Shopper Experience

Google adds shipping, returns info to shopping listings

Merchants can show the info right alongside pricing.

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Photo by Alex Dudar on Unsplash

In ecommerce, logistics are a customer-facing function. The latest proof comes from Google.

The search engine is expanding the display of information about shipping and returns in product listings on merchant sites. This is designed to provide consumers with all of the information not just about what a product is and how much it costs, but also when it will arrive and how easy it is to send back if it’s not quite right.

“When shopping, people want to know the total price for the products they're purchasing, including the shipping price. Shipping speed, cost, and return policy are major factors considered by shoppers when buying products online,” a Google Search Central update states. “Often, consumers will not complete a purchase because the shipping cost is too high, the shipping speed is not fast enough, or return information isn't clear. Therefore, displaying shipping and return information clearly up front is critical for the success of your online sales.”

The functionality is available in the U.S., and will soon roll out in other countries.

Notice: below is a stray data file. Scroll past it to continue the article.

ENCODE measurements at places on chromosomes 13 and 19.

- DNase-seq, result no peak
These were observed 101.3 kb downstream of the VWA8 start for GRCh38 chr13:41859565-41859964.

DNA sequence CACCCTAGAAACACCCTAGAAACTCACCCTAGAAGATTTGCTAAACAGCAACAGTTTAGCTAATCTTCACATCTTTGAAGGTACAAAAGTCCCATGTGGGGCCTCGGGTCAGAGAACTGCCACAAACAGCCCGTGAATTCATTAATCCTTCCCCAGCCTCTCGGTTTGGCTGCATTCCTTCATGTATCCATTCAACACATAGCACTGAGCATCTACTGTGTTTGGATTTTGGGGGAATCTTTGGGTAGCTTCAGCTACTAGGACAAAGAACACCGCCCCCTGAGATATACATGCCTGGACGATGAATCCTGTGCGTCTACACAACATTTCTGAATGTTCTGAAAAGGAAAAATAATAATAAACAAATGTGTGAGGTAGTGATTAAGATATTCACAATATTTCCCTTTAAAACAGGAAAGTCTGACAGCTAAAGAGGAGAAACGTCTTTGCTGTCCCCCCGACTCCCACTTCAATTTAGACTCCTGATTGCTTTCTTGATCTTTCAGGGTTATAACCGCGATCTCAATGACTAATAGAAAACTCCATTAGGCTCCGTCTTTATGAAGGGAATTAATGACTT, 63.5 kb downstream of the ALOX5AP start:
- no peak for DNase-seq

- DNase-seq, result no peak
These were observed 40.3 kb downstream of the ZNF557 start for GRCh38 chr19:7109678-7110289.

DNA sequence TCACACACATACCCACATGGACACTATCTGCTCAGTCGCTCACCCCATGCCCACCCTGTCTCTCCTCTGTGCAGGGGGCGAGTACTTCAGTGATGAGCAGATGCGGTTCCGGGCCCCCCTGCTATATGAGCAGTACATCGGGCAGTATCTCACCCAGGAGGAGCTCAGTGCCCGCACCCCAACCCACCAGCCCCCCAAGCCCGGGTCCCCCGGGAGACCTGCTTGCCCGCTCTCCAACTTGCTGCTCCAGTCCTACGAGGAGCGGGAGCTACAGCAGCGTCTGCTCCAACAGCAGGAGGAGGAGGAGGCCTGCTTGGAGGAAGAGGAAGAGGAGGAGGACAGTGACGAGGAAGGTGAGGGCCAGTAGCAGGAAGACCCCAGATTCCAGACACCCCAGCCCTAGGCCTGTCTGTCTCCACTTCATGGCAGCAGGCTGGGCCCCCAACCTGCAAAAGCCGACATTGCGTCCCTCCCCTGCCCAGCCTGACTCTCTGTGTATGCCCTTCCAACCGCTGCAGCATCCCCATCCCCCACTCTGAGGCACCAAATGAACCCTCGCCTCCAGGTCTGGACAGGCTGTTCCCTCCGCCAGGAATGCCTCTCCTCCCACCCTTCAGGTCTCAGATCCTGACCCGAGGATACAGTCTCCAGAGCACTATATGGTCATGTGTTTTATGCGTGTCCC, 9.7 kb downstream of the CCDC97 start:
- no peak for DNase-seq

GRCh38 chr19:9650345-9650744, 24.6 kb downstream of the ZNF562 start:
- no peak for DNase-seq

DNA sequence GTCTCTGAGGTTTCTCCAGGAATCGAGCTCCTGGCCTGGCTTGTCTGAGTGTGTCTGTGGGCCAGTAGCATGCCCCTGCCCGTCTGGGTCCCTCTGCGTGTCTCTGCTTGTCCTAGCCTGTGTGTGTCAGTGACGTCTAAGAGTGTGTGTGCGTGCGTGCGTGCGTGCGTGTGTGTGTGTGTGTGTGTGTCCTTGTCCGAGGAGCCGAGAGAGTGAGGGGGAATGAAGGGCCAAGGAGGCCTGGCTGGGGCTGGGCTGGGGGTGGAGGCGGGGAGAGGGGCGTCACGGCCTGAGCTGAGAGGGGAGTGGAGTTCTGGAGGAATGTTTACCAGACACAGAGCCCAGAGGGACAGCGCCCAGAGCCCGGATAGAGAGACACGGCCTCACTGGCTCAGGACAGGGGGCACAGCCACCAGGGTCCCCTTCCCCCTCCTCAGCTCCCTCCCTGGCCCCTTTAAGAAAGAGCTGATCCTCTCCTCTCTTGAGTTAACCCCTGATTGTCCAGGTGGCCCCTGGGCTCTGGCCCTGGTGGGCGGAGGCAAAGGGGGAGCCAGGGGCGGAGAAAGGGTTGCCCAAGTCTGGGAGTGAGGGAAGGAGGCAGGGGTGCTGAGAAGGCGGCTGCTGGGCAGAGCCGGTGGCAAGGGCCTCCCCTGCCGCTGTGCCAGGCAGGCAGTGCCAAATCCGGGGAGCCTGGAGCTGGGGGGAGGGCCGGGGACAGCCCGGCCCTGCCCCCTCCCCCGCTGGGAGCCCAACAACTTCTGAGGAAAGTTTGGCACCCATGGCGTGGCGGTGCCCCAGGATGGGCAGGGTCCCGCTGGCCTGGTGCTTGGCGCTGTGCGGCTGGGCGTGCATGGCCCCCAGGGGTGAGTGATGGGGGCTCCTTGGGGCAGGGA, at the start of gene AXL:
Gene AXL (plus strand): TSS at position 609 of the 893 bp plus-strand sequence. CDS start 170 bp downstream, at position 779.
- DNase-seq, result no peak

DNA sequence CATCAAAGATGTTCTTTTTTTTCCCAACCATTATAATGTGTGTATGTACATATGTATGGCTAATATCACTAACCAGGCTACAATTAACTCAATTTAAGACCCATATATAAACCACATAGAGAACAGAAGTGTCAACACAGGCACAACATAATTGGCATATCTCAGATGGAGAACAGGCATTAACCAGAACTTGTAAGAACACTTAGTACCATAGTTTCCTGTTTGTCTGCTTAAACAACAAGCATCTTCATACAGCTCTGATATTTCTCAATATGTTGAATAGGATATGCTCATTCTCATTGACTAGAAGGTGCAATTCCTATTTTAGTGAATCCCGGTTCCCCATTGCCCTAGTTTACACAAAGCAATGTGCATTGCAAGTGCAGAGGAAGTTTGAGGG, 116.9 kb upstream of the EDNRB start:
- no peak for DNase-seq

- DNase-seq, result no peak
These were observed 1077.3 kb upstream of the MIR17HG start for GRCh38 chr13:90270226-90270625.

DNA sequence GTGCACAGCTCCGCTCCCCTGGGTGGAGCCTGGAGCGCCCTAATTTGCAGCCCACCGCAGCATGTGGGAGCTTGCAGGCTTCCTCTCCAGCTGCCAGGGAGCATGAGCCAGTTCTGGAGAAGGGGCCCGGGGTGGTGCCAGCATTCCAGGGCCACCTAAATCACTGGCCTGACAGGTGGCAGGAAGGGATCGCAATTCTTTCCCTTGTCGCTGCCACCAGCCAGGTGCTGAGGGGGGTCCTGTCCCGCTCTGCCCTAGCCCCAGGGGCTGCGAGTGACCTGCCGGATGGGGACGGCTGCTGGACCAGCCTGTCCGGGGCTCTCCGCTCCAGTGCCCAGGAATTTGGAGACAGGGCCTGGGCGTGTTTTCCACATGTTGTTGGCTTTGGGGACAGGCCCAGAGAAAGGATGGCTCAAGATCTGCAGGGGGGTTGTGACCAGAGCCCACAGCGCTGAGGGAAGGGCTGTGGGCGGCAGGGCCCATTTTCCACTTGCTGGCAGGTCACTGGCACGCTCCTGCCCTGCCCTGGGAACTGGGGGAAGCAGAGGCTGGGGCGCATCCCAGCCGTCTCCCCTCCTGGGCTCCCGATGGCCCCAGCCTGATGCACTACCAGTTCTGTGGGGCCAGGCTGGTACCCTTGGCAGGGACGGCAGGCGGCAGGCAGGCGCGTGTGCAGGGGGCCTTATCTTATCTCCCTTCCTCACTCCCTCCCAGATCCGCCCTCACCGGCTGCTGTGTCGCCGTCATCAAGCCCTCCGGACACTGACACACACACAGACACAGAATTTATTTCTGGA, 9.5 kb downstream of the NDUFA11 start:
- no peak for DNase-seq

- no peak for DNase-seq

Google said it is also making it easier to monitor and fix the structured data required to enable the shipping and returns display. Google will send warnings to merchants that don’t have the information, or when it was added incorrectly.

The shipping and returns information can now be displayed next to product pricing info at the bottom of a listing.

A google product listing with shipping and returns info addedShipping and returns info on a Google listing. (Courtesy photo)

The new feature comes at a time when return policies appear to be in a state of flux. Consumers are accustomed to free and flexible returns from ecommerce platforms that sought to make buying online seamless, but mounting logistics costs and higher return rates are pressuring bottom lines at brands and retailers. That’s prompting leaders to rethink the longstanding freebies. Last week, The Information reported that Amazon will begin charging a $1 fee for returns made to a UPS store when there is a Whole Foods, Amazon Fresh or Kohl’s closer to the delivery address. While this looks like a targeted test, it’s a reminder that return policies aren’t always uniform. So making it easy for consumers to access information can also provide a clearer path to clicking “Buy.”

This is the first significant shopping feature to roll out from Google in 2023 following a busy 2022. Last year, the company made a host of upgrades to shopping listings, as it sought to embed commerce within the primary search experience. The updates ranged from augmented reality shopping tools to price comparison. Given that flurry of activity, this likely won’t be the last feature update of the year.
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